Here they are in all their revelry. No, they're not all my brothers. Two of them are, one is my surrogate brother, another is his wife and the other two are the significant other's of my two brothers.

During our visit, I discovered that Surrogate Brother's wife, from Korea, has never 'done' Hallowe'en before. Of course, we invited them along for Hallowe'en evening so she could get a feel for it. Surrogate Brother is excited to have Wife see all the kids' costumes and to hand out candy.

The pumpkins turned out well. We pulled the drapes closed, turned out the lights and lit them up. Cool, eh?

A good day of family and friends. No better way to celebrate, imo.

Thursday, October 25, 2007

Family Time

We went for a little drive the other night. It included coffee. While in the drive-thru line-up, the kids saw an advertisement for Reflective Hallowe'en Trick or Treat Bags - Free!

Kori lit up like a Christmas tree and says, "Raiden, take off your hood and look really cute - maybe we'll get a free bag!"

It was pretty funny. She said it in jest, as she knows the days of having gifts bestowed upon her in recognition of her personal Cute Factor are long gone.

We did talk about how such a thing was unnecessary as they both have their own quilted Hallowe'en bags. If we take these free bags simply because they're there - it's a waste. That being said, at the time I didn't consider the idling time, the paper cup and the plastic lid. I still have a ways to go to shrink my footprint, don't I?

Wednesday, October 24, 2007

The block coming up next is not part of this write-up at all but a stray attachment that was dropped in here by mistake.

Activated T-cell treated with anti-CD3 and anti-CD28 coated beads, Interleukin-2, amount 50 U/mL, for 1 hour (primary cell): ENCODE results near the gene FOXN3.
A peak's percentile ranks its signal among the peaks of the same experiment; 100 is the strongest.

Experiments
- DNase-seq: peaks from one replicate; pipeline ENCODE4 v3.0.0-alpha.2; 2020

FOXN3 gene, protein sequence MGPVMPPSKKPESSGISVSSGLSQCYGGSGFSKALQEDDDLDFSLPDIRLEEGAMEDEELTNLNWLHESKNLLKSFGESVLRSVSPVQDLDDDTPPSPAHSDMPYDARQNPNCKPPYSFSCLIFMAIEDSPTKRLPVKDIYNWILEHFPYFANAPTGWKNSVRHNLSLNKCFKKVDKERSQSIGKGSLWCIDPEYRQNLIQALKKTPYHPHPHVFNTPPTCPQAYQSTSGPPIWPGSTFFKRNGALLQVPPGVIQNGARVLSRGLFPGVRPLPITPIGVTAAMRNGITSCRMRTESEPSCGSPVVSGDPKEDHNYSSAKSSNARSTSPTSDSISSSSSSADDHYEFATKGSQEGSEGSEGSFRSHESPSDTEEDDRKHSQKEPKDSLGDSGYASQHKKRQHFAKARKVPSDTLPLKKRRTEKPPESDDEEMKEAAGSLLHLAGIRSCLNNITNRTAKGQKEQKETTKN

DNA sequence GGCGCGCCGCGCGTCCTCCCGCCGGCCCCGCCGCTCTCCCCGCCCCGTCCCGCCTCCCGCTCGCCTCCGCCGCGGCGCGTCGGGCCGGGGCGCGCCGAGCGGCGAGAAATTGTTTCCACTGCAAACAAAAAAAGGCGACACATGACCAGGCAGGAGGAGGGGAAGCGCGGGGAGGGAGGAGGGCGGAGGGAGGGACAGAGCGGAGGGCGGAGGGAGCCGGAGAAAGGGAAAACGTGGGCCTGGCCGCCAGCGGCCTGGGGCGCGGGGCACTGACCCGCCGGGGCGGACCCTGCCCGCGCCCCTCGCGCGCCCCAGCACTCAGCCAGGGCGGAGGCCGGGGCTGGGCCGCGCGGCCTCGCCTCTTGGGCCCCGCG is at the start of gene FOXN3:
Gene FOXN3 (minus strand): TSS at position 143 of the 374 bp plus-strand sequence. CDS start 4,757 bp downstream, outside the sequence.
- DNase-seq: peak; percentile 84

A Whole Week...

A whole week! Where does it go?! I don't even know where to start...and that's assuming that people are even remotely interested in what we've been up to.

We've had some house things come up. I've been dealing with our building manager (we rent, for those that are wondering) and a neighbour situation. I even have a letter brewing for the company that owns our property. I'll share all the gory, horrid details when it is appropriate to do so.

Brian and I are noticing that we're very tired this last week or so. The reason I mention it is because this is the time of year that we are used to a time change. Not the good one where you gain an hour of sleep either. I thought I always had such a hard time with the Fall time change. That 'Fall Back' an hour is pretty brutal. I usually blame the time change for my lethargy, my lack of motivation due to lack of sleep, my over-sensitivity to the general gloominess of the weather. I am discovering that it may just be the time of year and not the time change at all. I'll have to see how I feel once the time actually changes - later on in November when our neighbours to the south do their time change.